Two tweets from Tammy Baldwin, Wisconsin’s junior Senator, would make one think she’s had a sudden change of heart when it comes to the vastly complicated U.S. tax code:
It makes for a great headline in a press release. It just doesn’t make for good policy.
As the second tweet from Baldwin’s office points out, this is all about simplifying tax filing, not simplifying the tax code. It’d be something akin to telling someone to use sunscreen to prevent skin cancer, when the real issue is that they’ve been sunbathing non-stop for years.
A cadre of liberal senators believe America’s real tax problem is how companies like Quicken make money with products like their Turbo Tax software, not the fact that the tax code is so complex. They fail to see the forest from the trees to realize that filing one’s taxes is so much of a hassle that the average taxpayer needs help.
U.S. Senator Tammy Baldwin, along with ten other senators, will reintroduce the Tax Filing Simplification Act of 2017 to simplify and decrease the costs of the tax filing process for millions of American taxpayers. This year, taxpayers will spend an average of 13 hours preparing and filing their returns, and will pay $200 for tax preparation services – a cost equal to almost 10 percent of the average federal tax refund.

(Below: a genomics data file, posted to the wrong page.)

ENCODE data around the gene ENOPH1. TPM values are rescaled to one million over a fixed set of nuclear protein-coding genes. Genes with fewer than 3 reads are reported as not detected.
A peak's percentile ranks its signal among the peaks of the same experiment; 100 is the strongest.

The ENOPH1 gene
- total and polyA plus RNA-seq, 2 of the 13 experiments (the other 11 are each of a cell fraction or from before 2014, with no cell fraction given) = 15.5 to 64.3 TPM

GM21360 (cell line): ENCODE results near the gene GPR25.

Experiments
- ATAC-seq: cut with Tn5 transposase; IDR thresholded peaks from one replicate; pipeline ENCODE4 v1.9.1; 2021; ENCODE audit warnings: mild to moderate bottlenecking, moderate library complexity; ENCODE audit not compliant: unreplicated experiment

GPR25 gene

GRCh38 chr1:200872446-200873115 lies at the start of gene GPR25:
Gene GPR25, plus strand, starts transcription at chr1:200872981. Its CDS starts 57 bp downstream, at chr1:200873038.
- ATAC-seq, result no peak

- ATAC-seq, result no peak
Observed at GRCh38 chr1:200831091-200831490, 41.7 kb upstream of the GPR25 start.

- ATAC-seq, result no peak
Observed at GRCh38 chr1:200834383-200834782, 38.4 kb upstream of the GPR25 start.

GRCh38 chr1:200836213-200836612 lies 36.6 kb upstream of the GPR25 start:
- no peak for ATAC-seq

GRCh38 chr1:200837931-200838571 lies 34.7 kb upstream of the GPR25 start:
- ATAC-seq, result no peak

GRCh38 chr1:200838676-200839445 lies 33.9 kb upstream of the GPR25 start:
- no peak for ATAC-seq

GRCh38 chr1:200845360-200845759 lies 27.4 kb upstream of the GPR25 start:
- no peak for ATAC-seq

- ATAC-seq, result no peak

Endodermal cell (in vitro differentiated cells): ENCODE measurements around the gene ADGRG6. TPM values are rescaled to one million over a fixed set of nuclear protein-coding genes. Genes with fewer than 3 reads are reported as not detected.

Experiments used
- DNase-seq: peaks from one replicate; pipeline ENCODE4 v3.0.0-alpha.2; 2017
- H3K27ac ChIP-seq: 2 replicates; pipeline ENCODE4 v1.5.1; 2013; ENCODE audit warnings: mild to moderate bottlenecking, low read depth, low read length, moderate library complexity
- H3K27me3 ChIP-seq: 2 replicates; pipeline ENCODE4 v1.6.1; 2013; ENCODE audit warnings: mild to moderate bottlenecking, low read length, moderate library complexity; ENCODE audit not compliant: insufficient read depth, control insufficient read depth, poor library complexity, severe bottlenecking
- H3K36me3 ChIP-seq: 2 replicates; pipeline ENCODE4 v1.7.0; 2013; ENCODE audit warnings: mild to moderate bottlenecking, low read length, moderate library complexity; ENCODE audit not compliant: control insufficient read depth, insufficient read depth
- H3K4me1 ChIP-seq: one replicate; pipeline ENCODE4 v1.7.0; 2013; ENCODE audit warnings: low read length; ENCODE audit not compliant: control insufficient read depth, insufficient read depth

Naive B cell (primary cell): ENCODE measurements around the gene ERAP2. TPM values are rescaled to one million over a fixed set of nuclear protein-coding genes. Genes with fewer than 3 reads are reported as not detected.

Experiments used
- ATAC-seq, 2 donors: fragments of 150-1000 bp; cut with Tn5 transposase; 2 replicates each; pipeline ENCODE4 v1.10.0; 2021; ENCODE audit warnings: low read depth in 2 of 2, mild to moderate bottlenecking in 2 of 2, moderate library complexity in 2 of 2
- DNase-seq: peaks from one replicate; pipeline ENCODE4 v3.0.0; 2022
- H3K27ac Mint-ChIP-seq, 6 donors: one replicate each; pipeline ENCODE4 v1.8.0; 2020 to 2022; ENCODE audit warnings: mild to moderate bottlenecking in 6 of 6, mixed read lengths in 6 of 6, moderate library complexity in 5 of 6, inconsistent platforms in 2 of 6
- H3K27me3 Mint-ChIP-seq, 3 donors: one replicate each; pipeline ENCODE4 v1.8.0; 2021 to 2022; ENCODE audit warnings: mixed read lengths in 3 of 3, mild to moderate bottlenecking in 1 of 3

“American taxpayers are forced to spend too much time and money filing taxes when it doesn’t have to be that way,” said Senator Tammy Baldwin. “If Washington would finally act on commonsense reforms at the IRS, we can simplify tax filing and make it less expensive for taxpayers.”
To Baldwin’s credit, she and her office are correct with the statistics they gathered from the Internal Revenue Service about tax prep time and cost. But not surprisingly, it’s only half the story. The true cost to the American economy from tax compliance cost is much, much worse according to a document from the Tax Foundation about Tax Day 2016.
The growing complexity of the U.S. tax code has led to large compliance costs for households and businesses.
Using data from the Office of Information and Regulatory Affairs and the Bureau of Labor Statistics, it is possible to estimate the total cost of tax compliance on the U.S. economy.
Americans will spend more than 8.9 billion hours complying with IRS tax filing requirements in 2016.
All in all, tax compliance will cost the U.S. economy $409 billion this year.
The tax code today contains 2.4 million words. That’s twice the size it was in 1985, the last time the code was overhauled.
We shouldn’t live in a world where H&R Block needs to use a Super Bowl ad to announce they’ve got a supercomputer (IBM’s Watson) on board to assist in your tax prep. We shouldn’t need supercomputers to do our taxes, yet today we do. The tax code’s that complex.
If Baldwin and her liberal allies want to vilify the cost of using Turbo Tax, that’s their prerogative. But doing so highlights how unserious they are regarding tax simplification. They’re like doctors treating the symptoms, not the disease, and that disease is the tax code.
Cross-posted at Media Trackers.